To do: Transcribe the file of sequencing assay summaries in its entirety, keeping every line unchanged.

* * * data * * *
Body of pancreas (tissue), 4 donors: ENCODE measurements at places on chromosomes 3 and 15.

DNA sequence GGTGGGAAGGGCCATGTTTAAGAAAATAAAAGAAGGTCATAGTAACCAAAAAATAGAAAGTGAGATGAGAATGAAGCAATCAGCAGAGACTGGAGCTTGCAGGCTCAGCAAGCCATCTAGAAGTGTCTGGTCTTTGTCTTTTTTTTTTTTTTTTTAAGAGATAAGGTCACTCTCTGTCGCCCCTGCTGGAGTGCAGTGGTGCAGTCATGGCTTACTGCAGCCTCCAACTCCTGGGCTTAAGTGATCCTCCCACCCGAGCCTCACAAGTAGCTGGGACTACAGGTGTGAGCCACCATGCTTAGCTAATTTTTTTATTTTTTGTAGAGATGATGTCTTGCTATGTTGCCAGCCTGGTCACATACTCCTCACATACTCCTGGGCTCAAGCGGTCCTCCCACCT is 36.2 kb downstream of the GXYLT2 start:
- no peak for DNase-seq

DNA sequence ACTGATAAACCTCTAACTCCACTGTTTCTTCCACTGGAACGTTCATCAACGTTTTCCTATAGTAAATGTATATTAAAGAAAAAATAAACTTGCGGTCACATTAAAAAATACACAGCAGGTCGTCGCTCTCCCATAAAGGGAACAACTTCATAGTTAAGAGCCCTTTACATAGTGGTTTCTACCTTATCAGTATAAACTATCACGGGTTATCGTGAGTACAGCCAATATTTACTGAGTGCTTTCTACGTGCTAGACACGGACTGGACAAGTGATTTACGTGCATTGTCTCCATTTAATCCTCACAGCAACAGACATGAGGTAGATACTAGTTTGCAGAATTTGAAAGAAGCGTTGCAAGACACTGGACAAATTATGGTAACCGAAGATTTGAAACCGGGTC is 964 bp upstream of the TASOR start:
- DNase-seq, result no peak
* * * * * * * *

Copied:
Body of pancreas (tissue), 4 donors: ENCODE measurements at places on chromosomes 3 and 15.

DNA sequence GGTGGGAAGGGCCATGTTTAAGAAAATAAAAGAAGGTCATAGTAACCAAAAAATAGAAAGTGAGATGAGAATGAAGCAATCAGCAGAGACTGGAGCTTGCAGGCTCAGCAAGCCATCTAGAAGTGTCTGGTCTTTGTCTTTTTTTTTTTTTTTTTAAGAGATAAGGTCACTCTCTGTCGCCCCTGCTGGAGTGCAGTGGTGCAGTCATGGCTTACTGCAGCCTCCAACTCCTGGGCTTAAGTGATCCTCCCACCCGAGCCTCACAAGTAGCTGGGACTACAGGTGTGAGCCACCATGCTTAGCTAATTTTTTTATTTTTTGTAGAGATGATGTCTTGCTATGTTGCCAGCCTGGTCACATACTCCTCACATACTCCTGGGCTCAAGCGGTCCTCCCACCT is 36.2 kb downstream of the GXYLT2 start:
- no peak for DNase-seq

DNA sequence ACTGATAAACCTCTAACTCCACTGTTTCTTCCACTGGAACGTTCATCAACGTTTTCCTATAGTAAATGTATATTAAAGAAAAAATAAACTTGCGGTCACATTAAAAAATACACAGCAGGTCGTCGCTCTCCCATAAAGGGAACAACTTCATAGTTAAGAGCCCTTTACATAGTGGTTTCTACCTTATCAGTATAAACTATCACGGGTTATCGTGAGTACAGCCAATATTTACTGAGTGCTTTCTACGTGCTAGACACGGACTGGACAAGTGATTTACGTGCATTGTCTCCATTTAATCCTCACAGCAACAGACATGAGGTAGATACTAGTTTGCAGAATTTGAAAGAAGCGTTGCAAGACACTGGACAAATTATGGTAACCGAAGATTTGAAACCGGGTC is 964 bp upstream of the TASOR start:
- DNase-seq, result no peak